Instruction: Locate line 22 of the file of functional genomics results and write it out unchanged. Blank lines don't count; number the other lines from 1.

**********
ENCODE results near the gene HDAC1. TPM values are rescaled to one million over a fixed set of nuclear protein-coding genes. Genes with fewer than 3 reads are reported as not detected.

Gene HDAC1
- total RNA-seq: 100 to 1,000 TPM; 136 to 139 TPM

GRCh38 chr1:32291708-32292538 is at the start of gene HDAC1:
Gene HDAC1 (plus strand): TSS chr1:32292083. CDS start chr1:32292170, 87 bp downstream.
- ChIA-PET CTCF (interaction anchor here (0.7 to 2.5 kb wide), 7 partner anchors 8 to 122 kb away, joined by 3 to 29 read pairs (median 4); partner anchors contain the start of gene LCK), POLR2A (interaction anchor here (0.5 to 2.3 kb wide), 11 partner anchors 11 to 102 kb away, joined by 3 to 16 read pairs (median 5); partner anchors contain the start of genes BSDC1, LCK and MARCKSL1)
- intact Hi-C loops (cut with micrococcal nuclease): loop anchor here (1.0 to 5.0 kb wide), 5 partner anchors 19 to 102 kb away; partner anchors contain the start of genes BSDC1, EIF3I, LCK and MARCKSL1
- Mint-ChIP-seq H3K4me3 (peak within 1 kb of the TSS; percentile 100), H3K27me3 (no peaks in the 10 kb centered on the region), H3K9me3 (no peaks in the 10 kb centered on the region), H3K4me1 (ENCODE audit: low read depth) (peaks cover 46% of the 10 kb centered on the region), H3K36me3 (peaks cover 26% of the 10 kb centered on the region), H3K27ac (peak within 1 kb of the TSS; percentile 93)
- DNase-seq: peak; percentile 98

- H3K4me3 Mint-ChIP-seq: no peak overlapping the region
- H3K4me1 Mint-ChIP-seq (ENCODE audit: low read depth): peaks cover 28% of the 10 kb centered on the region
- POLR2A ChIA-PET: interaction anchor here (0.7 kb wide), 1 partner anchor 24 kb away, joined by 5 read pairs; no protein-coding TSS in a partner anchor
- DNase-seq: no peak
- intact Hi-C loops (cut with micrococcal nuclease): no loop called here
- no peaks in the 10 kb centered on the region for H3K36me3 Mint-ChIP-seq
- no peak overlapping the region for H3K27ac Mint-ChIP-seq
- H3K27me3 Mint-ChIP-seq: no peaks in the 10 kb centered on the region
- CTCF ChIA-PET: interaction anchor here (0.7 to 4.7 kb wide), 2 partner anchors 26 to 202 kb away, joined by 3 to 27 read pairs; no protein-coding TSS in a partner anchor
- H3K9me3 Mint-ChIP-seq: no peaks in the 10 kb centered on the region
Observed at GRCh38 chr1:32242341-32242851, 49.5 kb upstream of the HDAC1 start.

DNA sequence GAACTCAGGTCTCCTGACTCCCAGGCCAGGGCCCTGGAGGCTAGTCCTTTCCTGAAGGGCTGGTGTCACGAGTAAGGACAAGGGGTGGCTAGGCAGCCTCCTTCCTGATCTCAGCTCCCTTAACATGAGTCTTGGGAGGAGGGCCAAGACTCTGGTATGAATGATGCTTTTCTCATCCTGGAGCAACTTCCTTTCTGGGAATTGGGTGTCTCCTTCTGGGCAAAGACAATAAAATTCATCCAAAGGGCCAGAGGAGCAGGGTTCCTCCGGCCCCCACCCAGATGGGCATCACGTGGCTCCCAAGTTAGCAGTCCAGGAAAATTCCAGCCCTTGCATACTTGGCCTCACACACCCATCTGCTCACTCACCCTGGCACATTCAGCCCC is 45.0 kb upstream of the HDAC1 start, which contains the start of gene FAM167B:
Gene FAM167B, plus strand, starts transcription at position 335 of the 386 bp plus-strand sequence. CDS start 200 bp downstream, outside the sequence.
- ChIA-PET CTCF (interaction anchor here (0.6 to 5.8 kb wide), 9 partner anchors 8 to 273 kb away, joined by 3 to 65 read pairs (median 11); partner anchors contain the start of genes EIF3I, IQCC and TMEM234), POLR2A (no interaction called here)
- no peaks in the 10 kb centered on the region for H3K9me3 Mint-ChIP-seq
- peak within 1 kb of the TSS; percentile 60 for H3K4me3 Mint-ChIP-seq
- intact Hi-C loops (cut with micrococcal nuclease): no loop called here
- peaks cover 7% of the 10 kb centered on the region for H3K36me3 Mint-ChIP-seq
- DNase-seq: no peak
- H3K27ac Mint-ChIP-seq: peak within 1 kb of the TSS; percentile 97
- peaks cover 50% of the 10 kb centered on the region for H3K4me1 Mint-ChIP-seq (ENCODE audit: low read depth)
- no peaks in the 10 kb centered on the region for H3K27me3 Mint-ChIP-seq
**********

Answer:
Gene FAM167B, plus strand, starts transcription at position 335 of the 386 bp plus-strand sequence. CDS start 200 bp downstream, outside the sequence.